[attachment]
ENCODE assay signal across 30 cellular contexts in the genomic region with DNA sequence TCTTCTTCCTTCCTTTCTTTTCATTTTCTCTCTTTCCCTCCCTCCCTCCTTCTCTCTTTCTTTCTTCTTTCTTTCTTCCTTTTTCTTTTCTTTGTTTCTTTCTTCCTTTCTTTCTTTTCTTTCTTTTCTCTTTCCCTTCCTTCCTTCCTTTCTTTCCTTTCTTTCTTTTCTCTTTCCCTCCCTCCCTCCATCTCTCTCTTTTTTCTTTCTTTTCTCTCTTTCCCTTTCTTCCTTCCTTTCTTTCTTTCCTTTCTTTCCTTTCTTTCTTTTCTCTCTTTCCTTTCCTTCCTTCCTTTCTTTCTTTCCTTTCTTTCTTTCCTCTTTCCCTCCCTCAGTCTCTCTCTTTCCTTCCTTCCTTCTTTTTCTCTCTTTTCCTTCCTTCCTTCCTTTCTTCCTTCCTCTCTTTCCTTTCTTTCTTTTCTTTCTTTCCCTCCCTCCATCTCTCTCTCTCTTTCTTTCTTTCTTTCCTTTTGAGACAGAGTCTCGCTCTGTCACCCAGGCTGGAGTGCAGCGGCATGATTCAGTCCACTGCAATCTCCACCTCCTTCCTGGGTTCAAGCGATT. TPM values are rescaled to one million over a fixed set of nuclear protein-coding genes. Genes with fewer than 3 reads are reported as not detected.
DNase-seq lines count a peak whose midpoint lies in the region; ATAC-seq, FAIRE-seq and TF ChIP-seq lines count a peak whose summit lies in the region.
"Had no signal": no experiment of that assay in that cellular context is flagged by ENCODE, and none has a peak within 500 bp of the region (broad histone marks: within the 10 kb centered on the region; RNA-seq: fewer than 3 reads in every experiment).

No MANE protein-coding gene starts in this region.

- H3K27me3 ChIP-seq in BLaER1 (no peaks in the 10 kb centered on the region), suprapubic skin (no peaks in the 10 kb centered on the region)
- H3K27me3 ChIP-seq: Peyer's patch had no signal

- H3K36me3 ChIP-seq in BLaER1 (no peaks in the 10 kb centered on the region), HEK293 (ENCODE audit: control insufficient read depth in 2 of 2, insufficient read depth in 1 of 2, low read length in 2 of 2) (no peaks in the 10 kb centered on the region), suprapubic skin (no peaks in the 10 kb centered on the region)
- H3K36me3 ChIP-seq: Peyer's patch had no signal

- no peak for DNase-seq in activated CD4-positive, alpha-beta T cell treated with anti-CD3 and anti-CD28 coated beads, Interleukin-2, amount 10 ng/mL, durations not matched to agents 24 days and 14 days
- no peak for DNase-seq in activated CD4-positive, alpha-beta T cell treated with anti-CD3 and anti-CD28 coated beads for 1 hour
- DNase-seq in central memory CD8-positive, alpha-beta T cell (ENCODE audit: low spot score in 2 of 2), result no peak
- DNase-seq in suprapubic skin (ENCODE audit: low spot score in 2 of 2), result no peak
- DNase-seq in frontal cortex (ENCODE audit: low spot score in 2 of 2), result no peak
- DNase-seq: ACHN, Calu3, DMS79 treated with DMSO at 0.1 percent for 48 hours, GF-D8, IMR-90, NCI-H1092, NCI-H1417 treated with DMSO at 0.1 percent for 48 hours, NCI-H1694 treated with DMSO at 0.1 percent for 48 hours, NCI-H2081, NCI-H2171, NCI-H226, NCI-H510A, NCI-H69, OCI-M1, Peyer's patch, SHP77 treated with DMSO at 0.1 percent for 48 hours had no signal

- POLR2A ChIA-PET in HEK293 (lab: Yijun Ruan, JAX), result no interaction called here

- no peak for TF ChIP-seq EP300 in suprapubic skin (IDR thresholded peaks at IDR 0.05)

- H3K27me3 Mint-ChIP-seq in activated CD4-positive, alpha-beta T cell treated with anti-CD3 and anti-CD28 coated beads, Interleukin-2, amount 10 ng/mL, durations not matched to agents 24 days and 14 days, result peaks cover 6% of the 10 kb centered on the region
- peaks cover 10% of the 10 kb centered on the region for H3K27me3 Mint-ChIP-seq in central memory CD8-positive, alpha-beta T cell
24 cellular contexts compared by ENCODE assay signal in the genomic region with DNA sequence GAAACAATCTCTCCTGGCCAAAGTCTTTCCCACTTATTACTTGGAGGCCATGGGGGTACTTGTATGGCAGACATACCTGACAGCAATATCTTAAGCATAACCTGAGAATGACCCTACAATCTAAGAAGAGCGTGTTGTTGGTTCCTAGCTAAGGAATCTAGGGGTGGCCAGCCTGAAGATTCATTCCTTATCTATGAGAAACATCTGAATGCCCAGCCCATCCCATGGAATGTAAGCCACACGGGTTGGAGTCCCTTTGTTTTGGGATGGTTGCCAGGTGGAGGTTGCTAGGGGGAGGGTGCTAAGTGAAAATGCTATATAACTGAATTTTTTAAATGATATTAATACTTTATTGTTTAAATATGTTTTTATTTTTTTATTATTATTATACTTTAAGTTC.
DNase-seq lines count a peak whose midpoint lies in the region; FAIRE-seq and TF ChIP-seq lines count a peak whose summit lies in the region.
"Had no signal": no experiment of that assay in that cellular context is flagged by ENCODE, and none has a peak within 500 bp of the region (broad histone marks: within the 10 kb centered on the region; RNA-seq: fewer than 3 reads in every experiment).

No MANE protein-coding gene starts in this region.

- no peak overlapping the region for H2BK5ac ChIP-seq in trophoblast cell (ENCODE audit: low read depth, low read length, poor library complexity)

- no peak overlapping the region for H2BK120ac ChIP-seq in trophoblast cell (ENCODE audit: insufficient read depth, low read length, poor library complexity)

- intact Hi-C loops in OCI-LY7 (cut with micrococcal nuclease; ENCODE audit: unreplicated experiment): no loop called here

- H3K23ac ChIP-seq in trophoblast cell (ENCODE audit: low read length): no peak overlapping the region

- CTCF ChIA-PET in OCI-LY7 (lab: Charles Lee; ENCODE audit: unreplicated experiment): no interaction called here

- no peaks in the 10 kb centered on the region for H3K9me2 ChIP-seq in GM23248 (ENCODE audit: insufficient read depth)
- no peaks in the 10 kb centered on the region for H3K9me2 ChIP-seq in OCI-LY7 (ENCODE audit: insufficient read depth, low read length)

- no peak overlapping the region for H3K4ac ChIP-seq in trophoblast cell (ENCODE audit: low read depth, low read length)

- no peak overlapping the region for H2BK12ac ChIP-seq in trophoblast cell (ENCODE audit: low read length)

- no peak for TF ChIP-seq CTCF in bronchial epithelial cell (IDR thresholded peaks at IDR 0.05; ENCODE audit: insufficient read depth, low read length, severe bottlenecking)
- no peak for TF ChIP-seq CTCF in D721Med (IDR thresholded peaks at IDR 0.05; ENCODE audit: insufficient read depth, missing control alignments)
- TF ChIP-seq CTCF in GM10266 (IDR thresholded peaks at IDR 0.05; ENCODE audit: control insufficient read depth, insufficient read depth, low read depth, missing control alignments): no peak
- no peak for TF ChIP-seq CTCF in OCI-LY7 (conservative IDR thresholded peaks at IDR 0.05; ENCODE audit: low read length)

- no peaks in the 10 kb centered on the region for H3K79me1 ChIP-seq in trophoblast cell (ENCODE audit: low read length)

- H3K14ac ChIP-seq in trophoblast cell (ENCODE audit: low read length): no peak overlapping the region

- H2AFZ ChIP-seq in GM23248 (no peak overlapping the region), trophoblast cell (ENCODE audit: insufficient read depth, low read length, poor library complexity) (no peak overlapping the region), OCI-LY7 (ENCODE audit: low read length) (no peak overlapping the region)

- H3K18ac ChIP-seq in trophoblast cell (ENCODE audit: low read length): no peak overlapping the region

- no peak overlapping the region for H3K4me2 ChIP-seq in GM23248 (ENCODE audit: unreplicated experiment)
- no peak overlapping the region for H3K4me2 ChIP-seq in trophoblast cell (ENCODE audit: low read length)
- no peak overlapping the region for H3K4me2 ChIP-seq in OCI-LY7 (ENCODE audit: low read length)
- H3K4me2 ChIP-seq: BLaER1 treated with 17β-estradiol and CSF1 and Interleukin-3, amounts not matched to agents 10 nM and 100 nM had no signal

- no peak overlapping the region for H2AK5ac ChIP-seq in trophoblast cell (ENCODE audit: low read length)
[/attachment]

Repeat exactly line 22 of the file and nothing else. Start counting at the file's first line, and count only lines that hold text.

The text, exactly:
No MANE protein-coding gene starts in this region.